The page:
The Kirikh Patel Panel report recommending complete deregulation of the oil prices has stirred up a hornet’s nest splitting most of us right down the middle, we are either for it or against it. A brief look into the recommendations would show us the pro’s and con’s of oil price deregulation.
Currently the price of oil and its downstream products including Petrol,Diesel,Kerosene and LPG are regulated by the government, which means that they are not sold at a market determined price rather the government determines the prices by providing subsidies. If an oil refinery makes a loss by selling at this price then the loss is subsidised by the government through oil bonds. An important distinction is made here in that only the PSU Oil refineries are subsidised in this manner and not private players like RIL and Essar Oil thus effectively removing them from the domestic retailing. Leaving this ethical issue aside, the oil subsidies are a huge drag on the exchequer, forming a big part of the deficit our country faces at the moment.
The under-recoveries, as the subsidy is called amount to Rs 71300 crore in the previous financial year and because of the globally low oil prices in the current financial year the bill is predicted to turn out to a comparatively lesser Rs 31000 crore. However as the economy revives and consumption goes back to pre-2008 levels, it is inevitable that the prices shoot up thus increasing the subsidy bill. Worse still is the subsidy provided for LPG which is mostly used by well to do families and those who would not need the subsidy at any rate. The kerosene provided for the Below Poverty Line (BPL) families are a special consideration that has to handled after proper thought and analysis.
Moving onto the gains and pitfalls of the move, freeing up all the subsidy money would cut down our deficit thus reducing government borrowing which in turn would check inflation. The money can be better utilised in infrastructure and social sectors. The de-regulated prices would also ensure the efficient use of an increasingly scarce resource like oil. On the other hand increasing fuel prices can cause inflation due to an increase in transport costs of the commodities, however sustained study of prices in the US and Europe where fuel prices are not regulated do not show much effect of fuel prices on the prices of commodity. Even the indian economy during the OPEC embargo years of the 1980’s did not inflate much on the sudden increase in prices.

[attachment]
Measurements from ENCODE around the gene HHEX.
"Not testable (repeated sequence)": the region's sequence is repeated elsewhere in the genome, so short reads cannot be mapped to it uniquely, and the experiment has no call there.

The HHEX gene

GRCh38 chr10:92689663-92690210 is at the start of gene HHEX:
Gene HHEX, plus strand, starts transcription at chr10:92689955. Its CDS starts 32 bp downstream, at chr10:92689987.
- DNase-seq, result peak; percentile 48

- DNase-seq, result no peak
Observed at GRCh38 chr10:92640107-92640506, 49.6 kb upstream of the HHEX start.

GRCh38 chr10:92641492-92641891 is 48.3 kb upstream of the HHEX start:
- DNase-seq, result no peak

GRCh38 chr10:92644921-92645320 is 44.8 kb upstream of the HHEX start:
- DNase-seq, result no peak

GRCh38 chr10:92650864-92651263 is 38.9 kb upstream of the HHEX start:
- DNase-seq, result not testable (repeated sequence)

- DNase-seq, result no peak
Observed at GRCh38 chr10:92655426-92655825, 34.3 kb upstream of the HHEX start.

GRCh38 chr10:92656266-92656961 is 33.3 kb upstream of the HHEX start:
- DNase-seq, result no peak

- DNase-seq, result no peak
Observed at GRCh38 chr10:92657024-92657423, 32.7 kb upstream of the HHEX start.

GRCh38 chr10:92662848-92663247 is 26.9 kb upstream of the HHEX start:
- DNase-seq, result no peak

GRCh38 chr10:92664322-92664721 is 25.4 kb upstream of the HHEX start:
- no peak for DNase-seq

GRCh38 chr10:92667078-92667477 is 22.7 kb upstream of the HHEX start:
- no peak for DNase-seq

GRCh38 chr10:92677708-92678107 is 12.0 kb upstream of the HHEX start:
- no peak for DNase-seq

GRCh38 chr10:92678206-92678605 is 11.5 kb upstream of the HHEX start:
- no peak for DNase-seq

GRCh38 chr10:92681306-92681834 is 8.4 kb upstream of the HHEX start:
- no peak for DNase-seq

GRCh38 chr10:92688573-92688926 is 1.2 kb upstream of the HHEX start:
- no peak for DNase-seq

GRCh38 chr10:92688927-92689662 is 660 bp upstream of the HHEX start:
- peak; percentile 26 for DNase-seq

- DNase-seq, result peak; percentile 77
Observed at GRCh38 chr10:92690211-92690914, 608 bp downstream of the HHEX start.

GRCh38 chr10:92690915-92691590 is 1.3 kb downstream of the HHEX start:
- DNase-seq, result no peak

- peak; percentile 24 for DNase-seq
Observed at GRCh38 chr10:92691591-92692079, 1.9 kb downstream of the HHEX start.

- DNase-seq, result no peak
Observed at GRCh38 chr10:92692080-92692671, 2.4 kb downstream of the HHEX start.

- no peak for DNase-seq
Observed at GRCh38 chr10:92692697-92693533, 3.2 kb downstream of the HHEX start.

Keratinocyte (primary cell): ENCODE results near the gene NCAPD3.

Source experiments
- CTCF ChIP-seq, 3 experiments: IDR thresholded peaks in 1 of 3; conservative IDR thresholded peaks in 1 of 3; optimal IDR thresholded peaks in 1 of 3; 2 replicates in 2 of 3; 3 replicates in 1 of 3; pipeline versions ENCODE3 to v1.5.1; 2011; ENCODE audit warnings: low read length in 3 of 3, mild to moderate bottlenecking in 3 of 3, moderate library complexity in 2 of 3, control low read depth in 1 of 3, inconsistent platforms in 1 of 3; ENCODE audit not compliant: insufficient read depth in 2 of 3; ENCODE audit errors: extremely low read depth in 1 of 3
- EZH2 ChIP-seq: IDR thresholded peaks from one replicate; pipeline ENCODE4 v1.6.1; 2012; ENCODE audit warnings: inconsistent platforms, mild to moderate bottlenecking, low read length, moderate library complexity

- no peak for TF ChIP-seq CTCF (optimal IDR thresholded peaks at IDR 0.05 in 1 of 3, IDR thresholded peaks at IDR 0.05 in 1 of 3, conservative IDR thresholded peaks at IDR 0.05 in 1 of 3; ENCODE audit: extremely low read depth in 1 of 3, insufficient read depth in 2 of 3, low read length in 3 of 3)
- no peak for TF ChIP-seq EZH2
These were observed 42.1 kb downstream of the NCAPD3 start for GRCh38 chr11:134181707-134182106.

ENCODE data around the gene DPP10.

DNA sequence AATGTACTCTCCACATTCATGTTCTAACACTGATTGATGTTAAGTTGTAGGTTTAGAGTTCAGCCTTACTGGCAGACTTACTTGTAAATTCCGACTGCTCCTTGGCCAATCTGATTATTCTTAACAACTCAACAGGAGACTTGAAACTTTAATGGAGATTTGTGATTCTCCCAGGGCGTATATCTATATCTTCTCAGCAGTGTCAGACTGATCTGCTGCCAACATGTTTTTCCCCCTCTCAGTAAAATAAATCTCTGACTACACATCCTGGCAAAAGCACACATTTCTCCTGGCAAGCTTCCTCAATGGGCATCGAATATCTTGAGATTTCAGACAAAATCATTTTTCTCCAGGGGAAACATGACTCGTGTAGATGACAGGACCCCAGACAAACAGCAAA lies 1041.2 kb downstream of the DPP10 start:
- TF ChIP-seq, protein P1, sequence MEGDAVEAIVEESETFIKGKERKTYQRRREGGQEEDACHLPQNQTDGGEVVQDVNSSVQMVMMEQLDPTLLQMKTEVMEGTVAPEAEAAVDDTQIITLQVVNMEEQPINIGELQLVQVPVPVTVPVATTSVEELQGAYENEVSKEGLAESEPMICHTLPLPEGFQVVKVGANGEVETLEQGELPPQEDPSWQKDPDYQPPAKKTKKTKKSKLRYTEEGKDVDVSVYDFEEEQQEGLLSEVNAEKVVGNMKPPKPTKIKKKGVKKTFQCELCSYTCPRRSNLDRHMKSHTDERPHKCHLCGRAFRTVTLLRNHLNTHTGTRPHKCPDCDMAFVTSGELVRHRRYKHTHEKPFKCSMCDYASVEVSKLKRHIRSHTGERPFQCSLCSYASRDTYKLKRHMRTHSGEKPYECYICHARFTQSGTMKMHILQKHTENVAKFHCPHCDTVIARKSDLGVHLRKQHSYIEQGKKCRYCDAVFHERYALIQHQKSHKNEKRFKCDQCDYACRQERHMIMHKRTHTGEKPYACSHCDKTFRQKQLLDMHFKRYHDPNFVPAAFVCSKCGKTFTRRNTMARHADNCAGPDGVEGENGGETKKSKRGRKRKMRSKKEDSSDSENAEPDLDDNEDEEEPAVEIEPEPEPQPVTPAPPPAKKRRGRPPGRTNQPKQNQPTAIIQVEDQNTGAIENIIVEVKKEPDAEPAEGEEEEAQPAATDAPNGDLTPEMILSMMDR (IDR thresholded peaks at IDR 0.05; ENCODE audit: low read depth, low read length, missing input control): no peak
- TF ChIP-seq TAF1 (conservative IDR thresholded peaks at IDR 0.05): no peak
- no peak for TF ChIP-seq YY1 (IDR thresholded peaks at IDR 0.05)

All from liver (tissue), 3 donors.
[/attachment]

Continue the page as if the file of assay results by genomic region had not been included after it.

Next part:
We can also look at increasing the usage of Compressed Natural Gas in mass transport and the usage of piped gas instead of cylinders as most of the retail cost of LPG involves the transport of the bulky cylinders. To address the issue of Kerosene to Below Poverty Line families we can utilize green sources like solar cookers and heaters for domestic use and electric motors instead of diesel motors to be used in the fields.
What cannot be ignored in India is the political angle, are the politicians brave enough to do the right thing? It would help if the consumers accept the harsh reality that sooner or later the global oil prices will outstrip even $100 a barrel and we would be facing a huge hole in our fiscal budget and lead us to the increasing interest rate-inflation trap. Here’s hoping that some action be taken on the report and we are cushioned by the prevailing low prices of the oil commodity.
[Image courtesy: http://www.flickr.com/photos/leejordan/2358587281/]